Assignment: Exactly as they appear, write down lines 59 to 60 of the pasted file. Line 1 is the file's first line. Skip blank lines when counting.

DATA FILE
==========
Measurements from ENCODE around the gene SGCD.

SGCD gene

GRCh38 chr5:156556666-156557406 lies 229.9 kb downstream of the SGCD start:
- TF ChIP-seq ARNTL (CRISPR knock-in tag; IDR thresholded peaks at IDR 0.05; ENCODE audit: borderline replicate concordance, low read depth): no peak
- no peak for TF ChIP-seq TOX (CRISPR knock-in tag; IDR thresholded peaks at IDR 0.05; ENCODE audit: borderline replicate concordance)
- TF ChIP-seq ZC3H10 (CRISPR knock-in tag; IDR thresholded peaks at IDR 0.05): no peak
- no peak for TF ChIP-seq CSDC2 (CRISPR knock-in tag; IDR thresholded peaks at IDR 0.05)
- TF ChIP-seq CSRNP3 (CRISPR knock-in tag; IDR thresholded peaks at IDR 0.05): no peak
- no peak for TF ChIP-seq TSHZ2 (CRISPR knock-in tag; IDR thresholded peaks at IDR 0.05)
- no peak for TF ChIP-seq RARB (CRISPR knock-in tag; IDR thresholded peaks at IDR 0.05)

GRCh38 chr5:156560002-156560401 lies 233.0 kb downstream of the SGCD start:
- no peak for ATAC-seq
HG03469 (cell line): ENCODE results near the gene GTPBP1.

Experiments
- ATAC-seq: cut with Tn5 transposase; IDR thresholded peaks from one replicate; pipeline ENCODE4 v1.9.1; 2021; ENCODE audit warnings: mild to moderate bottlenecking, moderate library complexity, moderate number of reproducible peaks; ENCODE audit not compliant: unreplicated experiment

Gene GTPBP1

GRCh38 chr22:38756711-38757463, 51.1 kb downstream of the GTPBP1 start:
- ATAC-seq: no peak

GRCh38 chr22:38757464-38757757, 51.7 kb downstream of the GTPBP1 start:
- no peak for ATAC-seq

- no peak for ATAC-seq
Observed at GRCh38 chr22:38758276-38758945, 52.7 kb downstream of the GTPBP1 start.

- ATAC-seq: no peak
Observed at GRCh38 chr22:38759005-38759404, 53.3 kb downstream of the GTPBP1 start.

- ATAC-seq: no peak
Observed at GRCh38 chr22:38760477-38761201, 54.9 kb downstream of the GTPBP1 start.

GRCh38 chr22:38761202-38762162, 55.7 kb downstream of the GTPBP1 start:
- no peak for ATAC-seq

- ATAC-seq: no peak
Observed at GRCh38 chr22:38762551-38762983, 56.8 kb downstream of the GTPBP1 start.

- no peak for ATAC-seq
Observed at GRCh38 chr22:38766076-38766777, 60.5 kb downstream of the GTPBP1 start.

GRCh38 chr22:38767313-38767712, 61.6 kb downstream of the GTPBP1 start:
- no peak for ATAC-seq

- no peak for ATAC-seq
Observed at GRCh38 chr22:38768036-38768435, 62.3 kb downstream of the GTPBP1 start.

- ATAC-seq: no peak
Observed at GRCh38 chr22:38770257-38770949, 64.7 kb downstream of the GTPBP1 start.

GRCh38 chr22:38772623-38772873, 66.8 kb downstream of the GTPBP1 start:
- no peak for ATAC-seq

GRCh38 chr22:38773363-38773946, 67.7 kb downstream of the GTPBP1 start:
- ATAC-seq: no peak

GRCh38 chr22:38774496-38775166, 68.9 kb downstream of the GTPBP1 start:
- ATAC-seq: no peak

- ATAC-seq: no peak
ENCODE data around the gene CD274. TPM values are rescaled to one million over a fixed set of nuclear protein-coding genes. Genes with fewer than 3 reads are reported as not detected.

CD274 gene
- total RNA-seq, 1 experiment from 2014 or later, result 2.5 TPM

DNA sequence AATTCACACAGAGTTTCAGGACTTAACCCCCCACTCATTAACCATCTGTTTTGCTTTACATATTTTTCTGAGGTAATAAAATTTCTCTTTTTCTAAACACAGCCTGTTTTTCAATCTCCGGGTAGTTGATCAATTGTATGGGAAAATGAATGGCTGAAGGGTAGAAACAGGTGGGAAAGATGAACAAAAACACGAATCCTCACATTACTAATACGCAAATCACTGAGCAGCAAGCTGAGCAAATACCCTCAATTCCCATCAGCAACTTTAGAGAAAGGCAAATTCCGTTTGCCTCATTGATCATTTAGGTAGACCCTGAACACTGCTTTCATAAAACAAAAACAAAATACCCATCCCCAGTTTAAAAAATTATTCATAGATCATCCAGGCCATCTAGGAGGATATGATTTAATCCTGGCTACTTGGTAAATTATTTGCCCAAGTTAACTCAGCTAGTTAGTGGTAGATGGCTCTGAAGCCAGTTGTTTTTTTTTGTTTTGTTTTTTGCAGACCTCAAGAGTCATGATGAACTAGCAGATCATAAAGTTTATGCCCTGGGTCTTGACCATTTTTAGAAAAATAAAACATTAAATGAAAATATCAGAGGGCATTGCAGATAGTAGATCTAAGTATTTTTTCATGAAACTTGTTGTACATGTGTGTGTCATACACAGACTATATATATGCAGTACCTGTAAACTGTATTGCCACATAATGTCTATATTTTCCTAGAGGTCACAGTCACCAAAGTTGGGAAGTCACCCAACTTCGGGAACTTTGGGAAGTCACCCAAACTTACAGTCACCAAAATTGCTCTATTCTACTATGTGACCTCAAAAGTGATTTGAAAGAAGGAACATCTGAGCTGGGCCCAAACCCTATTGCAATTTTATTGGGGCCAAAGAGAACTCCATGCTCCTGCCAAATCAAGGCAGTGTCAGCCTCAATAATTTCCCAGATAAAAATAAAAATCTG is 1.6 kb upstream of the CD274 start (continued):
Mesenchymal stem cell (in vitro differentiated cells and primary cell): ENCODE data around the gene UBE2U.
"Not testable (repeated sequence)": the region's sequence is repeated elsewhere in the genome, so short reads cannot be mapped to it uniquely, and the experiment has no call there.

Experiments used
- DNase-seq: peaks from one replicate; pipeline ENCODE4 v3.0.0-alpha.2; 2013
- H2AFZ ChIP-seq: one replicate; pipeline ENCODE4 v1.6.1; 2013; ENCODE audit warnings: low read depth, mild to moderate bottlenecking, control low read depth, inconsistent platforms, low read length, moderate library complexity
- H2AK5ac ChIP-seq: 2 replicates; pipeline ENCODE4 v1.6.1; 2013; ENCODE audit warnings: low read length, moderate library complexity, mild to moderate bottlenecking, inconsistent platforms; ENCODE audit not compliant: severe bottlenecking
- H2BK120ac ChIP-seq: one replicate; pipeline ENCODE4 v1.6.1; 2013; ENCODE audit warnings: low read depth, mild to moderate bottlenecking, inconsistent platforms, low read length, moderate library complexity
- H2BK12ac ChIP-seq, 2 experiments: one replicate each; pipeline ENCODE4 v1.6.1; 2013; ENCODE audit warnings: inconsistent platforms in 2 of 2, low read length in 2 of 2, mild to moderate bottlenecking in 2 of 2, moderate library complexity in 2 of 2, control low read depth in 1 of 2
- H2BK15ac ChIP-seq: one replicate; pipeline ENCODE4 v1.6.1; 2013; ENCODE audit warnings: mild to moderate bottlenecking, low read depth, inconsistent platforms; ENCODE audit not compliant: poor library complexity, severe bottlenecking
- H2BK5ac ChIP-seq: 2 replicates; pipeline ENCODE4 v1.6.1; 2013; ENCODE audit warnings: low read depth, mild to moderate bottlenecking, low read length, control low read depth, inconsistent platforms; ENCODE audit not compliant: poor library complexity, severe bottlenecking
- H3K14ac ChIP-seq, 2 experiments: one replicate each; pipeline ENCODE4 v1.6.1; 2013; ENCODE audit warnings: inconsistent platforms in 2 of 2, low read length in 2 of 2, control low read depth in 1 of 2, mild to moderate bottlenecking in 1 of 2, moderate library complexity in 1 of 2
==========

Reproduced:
- H2BK5ac ChIP-seq: 2 replicates; pipeline ENCODE4 v1.6.1; 2013; ENCODE audit warnings: low read depth, mild to moderate bottlenecking, low read length, control low read depth, inconsistent platforms; ENCODE audit not compliant: poor library complexity, severe bottlenecking
- H3K14ac ChIP-seq, 2 experiments: one replicate each; pipeline ENCODE4 v1.6.1; 2013; ENCODE audit warnings: inconsistent platforms in 2 of 2, low read length in 2 of 2, control low read depth in 1 of 2, mild to moderate bottlenecking in 1 of 2, moderate library complexity in 1 of 2